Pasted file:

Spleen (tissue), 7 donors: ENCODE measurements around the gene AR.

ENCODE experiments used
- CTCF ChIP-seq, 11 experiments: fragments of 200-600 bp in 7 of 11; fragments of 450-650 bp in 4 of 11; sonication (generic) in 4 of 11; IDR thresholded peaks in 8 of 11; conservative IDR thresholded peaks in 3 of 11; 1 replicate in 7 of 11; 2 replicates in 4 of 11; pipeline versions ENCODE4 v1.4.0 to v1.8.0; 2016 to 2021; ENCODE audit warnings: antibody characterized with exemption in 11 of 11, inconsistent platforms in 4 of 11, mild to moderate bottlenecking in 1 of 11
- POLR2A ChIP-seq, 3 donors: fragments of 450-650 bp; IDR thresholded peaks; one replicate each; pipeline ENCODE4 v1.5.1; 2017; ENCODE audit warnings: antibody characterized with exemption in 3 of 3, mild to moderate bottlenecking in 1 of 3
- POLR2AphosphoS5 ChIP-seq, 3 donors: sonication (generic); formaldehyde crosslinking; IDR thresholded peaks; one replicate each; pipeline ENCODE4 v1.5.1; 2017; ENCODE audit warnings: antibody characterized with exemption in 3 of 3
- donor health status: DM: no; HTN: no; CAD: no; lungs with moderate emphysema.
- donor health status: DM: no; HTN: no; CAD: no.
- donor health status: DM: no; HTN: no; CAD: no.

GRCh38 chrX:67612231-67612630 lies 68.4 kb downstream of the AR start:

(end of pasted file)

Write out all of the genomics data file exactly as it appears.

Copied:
Spleen (tissue), 7 donors: ENCODE measurements around the gene AR.

ENCODE experiments used
- CTCF ChIP-seq, 11 experiments: fragments of 200-600 bp in 7 of 11; fragments of 450-650 bp in 4 of 11; sonication (generic) in 4 of 11; IDR thresholded peaks in 8 of 11; conservative IDR thresholded peaks in 3 of 11; 1 replicate in 7 of 11; 2 replicates in 4 of 11; pipeline versions ENCODE4 v1.4.0 to v1.8.0; 2016 to 2021; ENCODE audit warnings: antibody characterized with exemption in 11 of 11, inconsistent platforms in 4 of 11, mild to moderate bottlenecking in 1 of 11
- POLR2A ChIP-seq, 3 donors: fragments of 450-650 bp; IDR thresholded peaks; one replicate each; pipeline ENCODE4 v1.5.1; 2017; ENCODE audit warnings: antibody characterized with exemption in 3 of 3, mild to moderate bottlenecking in 1 of 3
- POLR2AphosphoS5 ChIP-seq, 3 donors: sonication (generic); formaldehyde crosslinking; IDR thresholded peaks; one replicate each; pipeline ENCODE4 v1.5.1; 2017; ENCODE audit warnings: antibody characterized with exemption in 3 of 3
- donor health status: DM: no; HTN: no; CAD: no; lungs with moderate emphysema.
- donor health status: DM: no; HTN: no; CAD: no.
- donor health status: DM: no; HTN: no; CAD: no.

GRCh38 chrX:67612231-67612630 lies 68.4 kb downstream of the AR start: